(originally published April 19, 1890, NYT)
Beer economics start with the price of grain and end with the price of grain.
In late 19th century Brooklyn, the Independent Brewers’ Association fought against weight-price reduction of their beers sold at saloons in both pints and growlers. Their argument was two-fold; the rise in price(s) for ingredients will not be covered by the receipts of the beer sold, change in sale price would affect the size of the pour for sale.
Regulating the cost of the pour, a measure imposed by the IBA, kept the price of a pint in Brooklyn between 7¢ and 9¢. This also restricted the profits of saloon owners selling IBA-partner beer. Interesting that the “growler” is represented as a concept, rather than a standard unit of beer. This issue lives on today in variable price per ounce of canned beer versus a growler pour, further convoluted by location of pour.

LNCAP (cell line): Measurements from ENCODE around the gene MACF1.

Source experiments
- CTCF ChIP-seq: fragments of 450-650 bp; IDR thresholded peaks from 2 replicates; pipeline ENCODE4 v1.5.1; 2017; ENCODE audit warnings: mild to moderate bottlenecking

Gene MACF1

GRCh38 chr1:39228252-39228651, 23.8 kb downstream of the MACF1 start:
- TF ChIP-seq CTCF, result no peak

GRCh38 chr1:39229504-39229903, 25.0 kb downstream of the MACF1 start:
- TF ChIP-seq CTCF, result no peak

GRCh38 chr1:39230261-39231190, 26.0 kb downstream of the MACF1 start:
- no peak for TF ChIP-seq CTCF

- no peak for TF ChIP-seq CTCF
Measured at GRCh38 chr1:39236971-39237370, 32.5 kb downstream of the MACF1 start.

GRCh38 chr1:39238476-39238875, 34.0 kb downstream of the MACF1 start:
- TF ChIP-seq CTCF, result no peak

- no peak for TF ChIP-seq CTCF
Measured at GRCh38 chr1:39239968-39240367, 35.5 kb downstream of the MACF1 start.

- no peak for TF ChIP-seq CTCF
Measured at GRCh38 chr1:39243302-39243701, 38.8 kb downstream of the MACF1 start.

Added to the family tree is Peter Eppig of “the Joseph Eppig concern.” He was joined by another prominent figure in the Eppig line of breweries, Frank Ibert. Frank was a brewer and Joseph Eppig collaborator.
One aspect that isn’t exactly clear is the concept of “non-pool” beer. Can’t exactly connect it to “non-union” beer, so this will remain a question.